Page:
• economy
  • Edible Arrangements
  • Edible Franchise
  • Farid Franchising
  • franchising
  • IFA
  • International Franchise Association
  • NextGen
  • Tariq Farid
  • Tariq Farid Franchise
  • technology
  • young entrepreneurs

I recently participated in an event that was not only inspiring but also left me excited about the future of business, in general, and specifically franchising.

As a founding sponsor of the International Franchise Association’s NextGen program, I was invited to join several of my colleagues on a panel in which I was able to share my experiences in building Edible Arrangements with a group of about 40 young entrepreneurs. The entrepreneurs were winners of the IFA’s Young Entrepreneurs in Franchising Competition and were selected from more than 450 applicants across 44 countries who submitted ideas for franchiseable businesses.

I was encouraged to find that many of the ideas reflected social responsibility within the business opportunity, such as alternative energy refill stations from South Africa and fresh drinking water systems from Uganda. This new generation truly understands the importance of being a contributing member of their community.

What excited me most, however, was the vision these young men and women have for the future of franchising.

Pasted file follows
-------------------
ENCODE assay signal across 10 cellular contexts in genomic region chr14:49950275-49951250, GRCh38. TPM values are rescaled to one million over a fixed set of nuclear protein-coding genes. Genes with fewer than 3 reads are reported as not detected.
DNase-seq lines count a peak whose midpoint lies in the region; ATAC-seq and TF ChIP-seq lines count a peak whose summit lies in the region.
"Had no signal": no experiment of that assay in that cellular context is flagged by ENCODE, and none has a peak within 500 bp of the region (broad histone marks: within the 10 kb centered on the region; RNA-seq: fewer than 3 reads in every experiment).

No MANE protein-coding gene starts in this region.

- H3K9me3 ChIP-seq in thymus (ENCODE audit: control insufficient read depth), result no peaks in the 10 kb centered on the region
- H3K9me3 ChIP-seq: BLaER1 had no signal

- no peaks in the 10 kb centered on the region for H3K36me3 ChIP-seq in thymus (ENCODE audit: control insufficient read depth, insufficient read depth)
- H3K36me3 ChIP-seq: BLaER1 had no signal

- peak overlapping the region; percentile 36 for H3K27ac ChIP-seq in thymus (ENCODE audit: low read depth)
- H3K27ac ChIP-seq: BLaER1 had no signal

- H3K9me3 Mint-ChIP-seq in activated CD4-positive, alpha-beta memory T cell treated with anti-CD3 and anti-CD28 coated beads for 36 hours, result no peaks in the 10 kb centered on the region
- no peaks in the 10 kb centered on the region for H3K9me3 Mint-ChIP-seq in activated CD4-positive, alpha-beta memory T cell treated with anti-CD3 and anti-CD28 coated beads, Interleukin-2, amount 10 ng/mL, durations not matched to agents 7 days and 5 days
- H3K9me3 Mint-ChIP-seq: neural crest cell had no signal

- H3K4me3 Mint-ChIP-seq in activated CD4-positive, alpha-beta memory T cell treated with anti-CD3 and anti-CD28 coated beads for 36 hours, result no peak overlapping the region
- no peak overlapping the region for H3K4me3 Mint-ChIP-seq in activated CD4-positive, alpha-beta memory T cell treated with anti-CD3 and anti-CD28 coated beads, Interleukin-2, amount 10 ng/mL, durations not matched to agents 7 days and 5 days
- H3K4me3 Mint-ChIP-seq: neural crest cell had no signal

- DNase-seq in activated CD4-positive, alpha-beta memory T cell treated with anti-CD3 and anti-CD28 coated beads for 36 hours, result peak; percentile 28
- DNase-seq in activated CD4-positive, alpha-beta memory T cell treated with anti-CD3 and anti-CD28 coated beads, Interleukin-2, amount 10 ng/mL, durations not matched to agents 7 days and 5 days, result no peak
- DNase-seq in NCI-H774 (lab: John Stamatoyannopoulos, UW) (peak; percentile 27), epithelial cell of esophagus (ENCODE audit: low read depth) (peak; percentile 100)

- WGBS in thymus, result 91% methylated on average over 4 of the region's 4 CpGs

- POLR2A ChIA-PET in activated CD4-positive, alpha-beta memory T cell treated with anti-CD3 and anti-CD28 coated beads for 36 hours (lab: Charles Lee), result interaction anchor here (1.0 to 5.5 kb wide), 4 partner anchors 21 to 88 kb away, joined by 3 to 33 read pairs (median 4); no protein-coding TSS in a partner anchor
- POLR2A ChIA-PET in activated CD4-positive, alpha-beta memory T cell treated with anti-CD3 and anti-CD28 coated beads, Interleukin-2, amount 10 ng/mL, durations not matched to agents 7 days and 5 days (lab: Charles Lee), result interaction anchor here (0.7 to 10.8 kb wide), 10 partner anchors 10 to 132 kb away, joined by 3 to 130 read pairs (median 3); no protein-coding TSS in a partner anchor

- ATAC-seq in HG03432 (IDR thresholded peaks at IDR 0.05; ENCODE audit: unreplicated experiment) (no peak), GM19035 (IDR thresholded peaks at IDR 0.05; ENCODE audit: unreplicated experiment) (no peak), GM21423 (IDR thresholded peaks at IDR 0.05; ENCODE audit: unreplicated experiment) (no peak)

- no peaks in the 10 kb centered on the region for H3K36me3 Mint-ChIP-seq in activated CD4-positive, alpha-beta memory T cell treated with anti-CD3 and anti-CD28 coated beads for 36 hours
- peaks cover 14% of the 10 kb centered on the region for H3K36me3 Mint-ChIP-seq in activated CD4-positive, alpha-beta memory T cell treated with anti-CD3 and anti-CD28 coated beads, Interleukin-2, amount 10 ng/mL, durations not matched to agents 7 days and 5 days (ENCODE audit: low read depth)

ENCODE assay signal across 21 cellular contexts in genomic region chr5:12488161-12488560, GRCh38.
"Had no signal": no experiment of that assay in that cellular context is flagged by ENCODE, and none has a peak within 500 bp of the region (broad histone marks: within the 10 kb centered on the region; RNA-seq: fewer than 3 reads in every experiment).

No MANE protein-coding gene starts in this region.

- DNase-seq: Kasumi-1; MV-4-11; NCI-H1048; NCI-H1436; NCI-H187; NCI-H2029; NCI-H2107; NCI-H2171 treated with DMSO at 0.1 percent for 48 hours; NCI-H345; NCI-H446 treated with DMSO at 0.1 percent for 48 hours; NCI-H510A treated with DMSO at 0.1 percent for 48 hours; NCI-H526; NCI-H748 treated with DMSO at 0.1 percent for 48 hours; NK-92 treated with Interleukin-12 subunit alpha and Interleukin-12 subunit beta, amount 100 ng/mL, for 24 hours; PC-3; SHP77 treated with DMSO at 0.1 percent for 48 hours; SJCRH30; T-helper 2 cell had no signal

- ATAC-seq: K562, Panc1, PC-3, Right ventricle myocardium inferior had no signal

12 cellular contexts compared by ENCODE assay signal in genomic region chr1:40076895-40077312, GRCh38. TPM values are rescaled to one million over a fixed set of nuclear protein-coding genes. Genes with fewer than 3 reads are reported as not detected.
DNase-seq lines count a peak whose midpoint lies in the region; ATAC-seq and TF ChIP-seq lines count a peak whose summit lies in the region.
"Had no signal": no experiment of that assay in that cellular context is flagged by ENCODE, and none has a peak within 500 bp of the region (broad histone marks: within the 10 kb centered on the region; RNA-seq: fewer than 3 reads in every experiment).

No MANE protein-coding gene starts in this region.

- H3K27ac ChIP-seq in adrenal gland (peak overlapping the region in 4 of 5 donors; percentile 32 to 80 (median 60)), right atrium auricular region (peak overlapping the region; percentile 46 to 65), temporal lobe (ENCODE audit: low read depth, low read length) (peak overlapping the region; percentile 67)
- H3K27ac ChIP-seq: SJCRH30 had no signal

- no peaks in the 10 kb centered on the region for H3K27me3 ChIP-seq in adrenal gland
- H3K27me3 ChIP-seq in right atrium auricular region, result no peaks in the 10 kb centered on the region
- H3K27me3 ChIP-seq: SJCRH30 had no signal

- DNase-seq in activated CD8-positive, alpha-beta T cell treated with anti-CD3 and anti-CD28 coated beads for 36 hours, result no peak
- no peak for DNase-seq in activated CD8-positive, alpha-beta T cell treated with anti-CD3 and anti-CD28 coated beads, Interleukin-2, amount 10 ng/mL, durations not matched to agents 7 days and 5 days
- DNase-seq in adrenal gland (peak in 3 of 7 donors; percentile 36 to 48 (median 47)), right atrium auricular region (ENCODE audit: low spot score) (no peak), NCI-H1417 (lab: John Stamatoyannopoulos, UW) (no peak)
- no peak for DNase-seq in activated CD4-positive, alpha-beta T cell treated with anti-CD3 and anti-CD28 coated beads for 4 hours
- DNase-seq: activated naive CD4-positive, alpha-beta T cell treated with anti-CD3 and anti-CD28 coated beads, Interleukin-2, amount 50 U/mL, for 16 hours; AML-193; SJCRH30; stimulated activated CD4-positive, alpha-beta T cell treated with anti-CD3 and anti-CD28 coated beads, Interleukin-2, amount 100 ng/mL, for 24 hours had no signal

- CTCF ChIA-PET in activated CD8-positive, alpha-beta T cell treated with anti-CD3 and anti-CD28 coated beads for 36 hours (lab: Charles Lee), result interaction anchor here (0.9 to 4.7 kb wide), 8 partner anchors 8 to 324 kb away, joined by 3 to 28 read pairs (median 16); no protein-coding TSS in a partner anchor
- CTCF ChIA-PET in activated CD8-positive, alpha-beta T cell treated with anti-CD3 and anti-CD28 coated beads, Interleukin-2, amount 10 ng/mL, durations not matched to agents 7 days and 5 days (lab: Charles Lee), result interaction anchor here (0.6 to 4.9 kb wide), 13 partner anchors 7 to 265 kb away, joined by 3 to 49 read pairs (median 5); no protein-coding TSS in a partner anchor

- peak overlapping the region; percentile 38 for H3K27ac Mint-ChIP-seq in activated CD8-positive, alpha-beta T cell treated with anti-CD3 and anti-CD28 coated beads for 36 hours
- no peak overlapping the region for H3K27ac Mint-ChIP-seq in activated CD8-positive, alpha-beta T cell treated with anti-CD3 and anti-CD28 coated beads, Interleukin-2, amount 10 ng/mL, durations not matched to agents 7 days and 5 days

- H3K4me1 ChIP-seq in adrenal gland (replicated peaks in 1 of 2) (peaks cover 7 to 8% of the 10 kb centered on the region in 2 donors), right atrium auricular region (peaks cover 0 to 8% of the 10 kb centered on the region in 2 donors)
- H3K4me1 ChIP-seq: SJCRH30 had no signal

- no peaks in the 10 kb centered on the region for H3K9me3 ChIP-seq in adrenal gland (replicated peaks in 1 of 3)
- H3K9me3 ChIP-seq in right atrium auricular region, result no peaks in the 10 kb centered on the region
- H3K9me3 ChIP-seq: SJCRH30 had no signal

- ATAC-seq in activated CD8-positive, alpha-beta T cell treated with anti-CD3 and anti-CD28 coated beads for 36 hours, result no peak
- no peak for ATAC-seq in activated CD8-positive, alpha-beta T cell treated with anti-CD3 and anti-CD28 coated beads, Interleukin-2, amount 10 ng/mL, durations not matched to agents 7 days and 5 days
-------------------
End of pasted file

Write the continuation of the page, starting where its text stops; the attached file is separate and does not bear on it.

In the US alone, franchising is responsible for as many as 17 million domestic jobs and putting over 760,000 entrepreneurs into businesses as franchisees, according to the most recent data.

While those numbers are impressive and reflect the critical role that franchising plays in the economy, I’ve always felt that we are just scratching the surface when it comes to realizing the true potential of this amazing business model.

Advances in technology have given us opportunities not available even a few years ago to build dynamic franchise systems that go well beyond a chain of shops offering the same products or services.

We have the opportunity to create our own ecosystems in which we can control almost every part of the process — from production of the resources needed to create a product all the way to how the product or service is purchased — thus guaranteeing a universal experience.

What I discovered in visiting with these young men and women is that they “Get It!” They are a generation raised in a global economy and in a time in which companies such as Apple and a few others are redefining the way businesses serve their many markets. Their ideas for how to launch and grow their businesses reflected this more global way of thinking.

As a result, I truly believe they understand that franchising can be much more than it is today.

I am excited to see where this new generation takes us. Wherever it is, I am confident it will bring the type of new thinking and innovation needed to inspire all of us in franchising to rethink the way we do business and bring us closer to reaching our full potential.

(Above) Courtney Olesh of Ohio State University shows me her exciting creation called Flashnotes – a virtual marketplace for notes on class lectures and study guides. (Below) The future of franchising.

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